In the "real world" you can throw the junk mail away, write the junk mail sender and ask to be taken off the mailing list, or if nothing else works, you can file a complaint with your local police or the government. For sexual harassment, you can file a complaint with your company, local police or the government.

But, what can you do in cyberspace? What can you do about the unwanted EMail you receive?

Actually lots! Here is what you can do:

  • Do not respond. It will only encourage more EMail.
  • If it's just junk and you don't want to waste your time, delete it. To learn more about other actions you can do see Fight Spam on the Internet!.
  • If the EMail is offensive or if you're tired of junk, forward the offensive mail to the senders ISP's contact:
    1. Take the host domain name from the EMail return address: someone@somewherelse.com. This can be found in either the Reply-To or From fields shown in the example EMail below.
    2. Forward the offensive mail with your complaint to postmaster@somewherelse.com,webmaster@somewherelse.com.
  • If the sender attempted to give you an invalid address, the offensive mail can still be forwarded to the ISP:
    1. Take a look at the mail headers, if you can, in your mail program or save and read it in a text/word processing program. You will see something like the example EMail below.
    2. Take the host domain name from the "Received: from": mail.somewherelse.com. If you can't, for some reason, read the headers, use the host domain name you find in either the Reply-To or From fields.
    3. Forward the offensive mail with your complaint to postmaster@somewherelse.com,webmaster@somewherelse.com.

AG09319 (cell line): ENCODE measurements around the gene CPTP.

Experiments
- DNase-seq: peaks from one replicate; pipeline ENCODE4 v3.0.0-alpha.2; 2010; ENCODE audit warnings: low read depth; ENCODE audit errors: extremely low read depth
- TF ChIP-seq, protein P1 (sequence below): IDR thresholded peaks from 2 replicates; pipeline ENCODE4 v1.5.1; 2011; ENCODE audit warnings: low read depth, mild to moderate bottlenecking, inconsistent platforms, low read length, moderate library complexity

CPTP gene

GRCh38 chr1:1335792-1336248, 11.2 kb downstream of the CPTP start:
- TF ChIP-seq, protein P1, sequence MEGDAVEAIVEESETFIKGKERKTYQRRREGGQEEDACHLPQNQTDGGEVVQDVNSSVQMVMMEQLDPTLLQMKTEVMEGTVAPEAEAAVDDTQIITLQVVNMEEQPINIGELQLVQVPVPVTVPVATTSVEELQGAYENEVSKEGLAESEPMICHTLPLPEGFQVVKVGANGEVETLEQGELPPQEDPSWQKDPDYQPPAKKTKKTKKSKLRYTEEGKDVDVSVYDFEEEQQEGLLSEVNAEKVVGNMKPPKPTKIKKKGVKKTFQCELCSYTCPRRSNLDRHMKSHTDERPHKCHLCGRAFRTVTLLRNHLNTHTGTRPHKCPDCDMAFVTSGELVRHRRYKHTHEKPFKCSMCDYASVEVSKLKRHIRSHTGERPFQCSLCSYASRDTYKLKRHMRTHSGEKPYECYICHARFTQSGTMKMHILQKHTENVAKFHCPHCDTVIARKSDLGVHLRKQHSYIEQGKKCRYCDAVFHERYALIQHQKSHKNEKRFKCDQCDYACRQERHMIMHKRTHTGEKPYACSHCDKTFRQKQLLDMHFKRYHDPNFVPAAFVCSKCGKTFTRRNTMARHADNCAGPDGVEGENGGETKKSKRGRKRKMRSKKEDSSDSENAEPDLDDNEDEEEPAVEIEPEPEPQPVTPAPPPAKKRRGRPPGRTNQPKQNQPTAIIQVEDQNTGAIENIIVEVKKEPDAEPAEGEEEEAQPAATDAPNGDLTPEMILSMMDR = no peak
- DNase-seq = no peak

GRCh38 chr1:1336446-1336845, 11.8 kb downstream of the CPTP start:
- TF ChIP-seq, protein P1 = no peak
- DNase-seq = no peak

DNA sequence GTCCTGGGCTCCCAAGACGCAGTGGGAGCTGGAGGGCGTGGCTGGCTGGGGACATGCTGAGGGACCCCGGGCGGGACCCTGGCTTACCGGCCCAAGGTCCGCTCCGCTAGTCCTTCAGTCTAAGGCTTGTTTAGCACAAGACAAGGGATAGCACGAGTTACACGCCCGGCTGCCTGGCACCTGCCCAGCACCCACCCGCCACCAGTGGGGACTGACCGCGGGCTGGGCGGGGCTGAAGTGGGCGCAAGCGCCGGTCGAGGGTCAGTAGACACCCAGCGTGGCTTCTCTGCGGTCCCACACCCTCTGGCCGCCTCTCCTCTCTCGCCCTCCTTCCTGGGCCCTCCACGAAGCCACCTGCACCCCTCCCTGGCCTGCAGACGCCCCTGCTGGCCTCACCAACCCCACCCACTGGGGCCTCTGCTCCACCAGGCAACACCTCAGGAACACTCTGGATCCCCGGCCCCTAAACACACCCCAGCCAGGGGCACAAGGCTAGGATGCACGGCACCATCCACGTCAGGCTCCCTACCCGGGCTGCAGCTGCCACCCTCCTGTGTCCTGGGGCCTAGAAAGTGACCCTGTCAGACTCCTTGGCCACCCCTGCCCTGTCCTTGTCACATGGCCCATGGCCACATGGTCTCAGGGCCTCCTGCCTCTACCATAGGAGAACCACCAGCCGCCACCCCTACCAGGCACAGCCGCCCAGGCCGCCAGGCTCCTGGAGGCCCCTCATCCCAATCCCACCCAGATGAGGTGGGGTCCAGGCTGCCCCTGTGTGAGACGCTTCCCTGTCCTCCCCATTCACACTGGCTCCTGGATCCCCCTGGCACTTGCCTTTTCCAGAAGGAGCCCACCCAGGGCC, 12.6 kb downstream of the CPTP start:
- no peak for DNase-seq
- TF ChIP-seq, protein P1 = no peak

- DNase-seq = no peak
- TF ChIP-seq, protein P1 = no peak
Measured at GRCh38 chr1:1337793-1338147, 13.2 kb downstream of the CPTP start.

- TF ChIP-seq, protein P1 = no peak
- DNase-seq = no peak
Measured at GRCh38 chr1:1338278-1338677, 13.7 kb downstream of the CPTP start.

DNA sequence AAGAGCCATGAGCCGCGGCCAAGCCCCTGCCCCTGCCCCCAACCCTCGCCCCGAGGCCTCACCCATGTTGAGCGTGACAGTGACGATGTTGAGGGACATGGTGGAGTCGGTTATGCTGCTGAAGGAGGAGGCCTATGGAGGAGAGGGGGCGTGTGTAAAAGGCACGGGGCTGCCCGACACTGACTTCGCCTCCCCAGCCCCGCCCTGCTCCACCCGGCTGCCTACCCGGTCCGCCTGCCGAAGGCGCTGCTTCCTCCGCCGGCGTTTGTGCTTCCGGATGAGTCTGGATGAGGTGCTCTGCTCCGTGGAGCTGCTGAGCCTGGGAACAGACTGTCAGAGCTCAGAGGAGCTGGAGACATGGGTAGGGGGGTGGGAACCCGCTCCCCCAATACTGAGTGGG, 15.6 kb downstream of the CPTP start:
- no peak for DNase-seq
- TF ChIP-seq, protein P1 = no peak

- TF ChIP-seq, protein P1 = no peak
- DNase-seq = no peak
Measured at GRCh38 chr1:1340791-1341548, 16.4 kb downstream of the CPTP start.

• If the host domain name is a "vanity" or sub-domain and is controlling its own EMail addresses, the offensive mail can still be forwarded to the real ISP for resolution:
    1. Take a look at the mail headers, if you can, in your mail program, or save and read it in a text/word processing program. You will see something like the example EMail below.
    2. Take the host domain name from the "Received: from": mail.somewherelse.com. If you can't, for some reason, read the headers, use the host domain name you find in either the Reply-To or From fields.
    3. Use the WhoIs function or just enter the host domain name (i. e., "somewherelse.com"): followed by a return.
    4. When you type either "return" or "enter", you will see a report from the Internic.
    5. From this form, copy the EMail address of the Technical Contact. You can also get his phone number here.
    6. Forward the offensive mail with your complaint to the Technical Contact's EMail address.
  • If you work for a corporation and receive unwanted and possibly offensive EMail, contact your network administrator immediately.
  • If you have a technical problem with any of these instructions or need further help, please contact your ISP.

Why does this work?